A Black Woman Overseeing Trump's Jan. 6 Criminal Case Is Poetic Justice
Photo: U.S. District Court for the District of Columbia

A Black Woman Overseeing Trump's Jan. 6 Criminal Case Is Poetic Justice

The ex-president's fate rests in the hands of Judge Tanya Chutkan, an Obama appointee who's been tough on insurrectionists

We previously told you about Alvin Bragg and Fani Willis, two prosecutors caught up in the cases against former president and serial indictment collector Donald Trump.

Now another prominent Black law expert has been drawn by the gravitational pull of the ex-POTUS's legal troubles. Tanya S. Chutkan has been a District of Columbia district court judge since her 2014 appointment by Obama and was randomly assigned this week to Trump's indictment involving allegations of trying to overthrow the 2020 election. According to Politico, he faces two counts of obstructing an official proceeding, one count of conspiracy against the right to vote, and one count of defrauding the United States. The possibility of prison time is very real.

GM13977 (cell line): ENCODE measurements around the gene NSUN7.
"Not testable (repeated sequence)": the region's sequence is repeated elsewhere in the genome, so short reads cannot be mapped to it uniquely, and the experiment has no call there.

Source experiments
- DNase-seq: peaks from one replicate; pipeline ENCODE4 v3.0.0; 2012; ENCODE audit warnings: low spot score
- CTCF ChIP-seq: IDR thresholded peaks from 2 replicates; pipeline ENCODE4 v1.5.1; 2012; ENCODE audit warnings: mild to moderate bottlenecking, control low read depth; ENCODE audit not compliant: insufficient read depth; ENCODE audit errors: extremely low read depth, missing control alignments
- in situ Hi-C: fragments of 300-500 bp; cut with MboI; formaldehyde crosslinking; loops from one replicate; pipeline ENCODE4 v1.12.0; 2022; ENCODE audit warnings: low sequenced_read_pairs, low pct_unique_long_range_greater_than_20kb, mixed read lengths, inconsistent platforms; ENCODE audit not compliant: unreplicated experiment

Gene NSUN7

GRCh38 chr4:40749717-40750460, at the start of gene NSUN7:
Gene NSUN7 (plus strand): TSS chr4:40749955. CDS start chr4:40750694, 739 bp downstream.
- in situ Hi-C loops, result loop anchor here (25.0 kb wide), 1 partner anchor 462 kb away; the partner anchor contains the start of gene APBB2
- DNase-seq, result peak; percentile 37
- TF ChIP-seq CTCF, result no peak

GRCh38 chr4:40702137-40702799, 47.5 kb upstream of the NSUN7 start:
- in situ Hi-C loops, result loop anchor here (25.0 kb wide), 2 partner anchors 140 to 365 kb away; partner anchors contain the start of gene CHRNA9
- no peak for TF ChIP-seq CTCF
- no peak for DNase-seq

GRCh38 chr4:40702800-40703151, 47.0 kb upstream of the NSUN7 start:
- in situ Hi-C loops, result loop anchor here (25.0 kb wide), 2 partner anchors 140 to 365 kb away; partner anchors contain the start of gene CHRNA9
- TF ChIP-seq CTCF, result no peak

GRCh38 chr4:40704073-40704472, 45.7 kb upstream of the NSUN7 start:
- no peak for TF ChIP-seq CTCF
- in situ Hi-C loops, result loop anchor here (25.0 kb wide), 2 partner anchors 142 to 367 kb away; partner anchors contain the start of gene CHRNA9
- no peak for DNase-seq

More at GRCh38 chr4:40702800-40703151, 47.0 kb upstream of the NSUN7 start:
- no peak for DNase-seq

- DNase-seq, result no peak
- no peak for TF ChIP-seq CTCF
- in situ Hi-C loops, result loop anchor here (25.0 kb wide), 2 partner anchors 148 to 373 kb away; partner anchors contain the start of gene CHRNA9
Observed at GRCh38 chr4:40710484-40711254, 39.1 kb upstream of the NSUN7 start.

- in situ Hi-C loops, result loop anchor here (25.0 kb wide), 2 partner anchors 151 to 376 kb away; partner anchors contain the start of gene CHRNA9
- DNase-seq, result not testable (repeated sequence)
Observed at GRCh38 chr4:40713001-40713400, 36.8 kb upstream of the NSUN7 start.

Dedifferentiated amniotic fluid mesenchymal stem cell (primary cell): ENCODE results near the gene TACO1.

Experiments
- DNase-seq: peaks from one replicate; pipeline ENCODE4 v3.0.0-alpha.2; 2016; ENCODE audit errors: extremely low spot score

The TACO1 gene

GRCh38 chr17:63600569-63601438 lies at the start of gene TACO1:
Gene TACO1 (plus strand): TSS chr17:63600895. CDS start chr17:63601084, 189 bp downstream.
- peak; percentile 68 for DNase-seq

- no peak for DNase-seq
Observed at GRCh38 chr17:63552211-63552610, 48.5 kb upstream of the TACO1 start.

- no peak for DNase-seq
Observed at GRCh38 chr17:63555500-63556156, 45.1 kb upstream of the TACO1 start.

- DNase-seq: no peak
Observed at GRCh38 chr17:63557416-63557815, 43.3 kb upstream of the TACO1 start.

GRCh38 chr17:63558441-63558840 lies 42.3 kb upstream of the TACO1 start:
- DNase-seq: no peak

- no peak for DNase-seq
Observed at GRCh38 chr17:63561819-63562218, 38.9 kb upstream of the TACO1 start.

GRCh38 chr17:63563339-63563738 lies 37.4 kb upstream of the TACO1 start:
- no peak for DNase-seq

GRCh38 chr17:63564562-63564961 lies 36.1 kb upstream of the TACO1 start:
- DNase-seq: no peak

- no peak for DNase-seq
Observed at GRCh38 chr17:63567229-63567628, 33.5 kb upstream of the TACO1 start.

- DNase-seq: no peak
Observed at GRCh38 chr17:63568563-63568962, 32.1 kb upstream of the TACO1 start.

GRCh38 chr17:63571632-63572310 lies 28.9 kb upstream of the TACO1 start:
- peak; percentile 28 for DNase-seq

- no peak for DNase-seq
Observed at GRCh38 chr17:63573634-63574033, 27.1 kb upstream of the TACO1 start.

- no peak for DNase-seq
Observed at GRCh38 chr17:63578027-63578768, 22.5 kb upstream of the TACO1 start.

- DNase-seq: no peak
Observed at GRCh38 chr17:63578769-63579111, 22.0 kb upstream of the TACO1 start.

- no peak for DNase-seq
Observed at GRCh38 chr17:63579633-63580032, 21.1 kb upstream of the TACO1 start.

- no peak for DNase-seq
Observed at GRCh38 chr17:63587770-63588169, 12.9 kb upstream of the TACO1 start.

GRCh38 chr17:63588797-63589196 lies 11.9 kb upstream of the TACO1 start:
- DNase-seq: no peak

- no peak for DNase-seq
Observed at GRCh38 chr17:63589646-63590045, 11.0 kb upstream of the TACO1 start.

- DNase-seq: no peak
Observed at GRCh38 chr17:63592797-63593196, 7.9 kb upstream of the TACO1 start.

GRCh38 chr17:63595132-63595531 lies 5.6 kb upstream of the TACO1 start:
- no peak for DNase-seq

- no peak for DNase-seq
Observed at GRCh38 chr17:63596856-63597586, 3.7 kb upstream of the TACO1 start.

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As NBC News points out, Chutkan is the only federal judge from the district who's assigned defendants in Jan. 6 insurrection cases to longer sentences than the government requested.

“It’s probably the worst draw for Trump. She’s the worst judge he could’ve gotten handed,” an attorney who represented a Jan. 6 defendant told Rolling Stone. “She’s pleasant, she’s nice, and she’s fair, but she’s a tough judge with these January 6 cases.”

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What else do we know about Chutkan? Well, she's 61, she's from Kingston, Jamaica, and she studied Economics at George Washington University and got her law degree from Pennsylvania Law School. She has experience as a trial lawyer and later in her career she specialized in litigation and white-collar criminal defense (Trump might like that!). She also handled class-action plaintiffs as well as corporate defendants, according to her bio.

The two have crossed paths before: She rejected a motion from Trump's legal team related to White House documents and January 6. When she was confirmed for the bench in 2014, it was by unanimous Senate vote, despite her liberal background, The Hill reports.

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One interesting tidbit this week: The BBC reports that in an exchange in her court, Chutkan said she's nervous about the indictment case. She said she hasn't slept since being assigned. A lawyer replied, "Please be safe."

"I'll try," Chutkan said.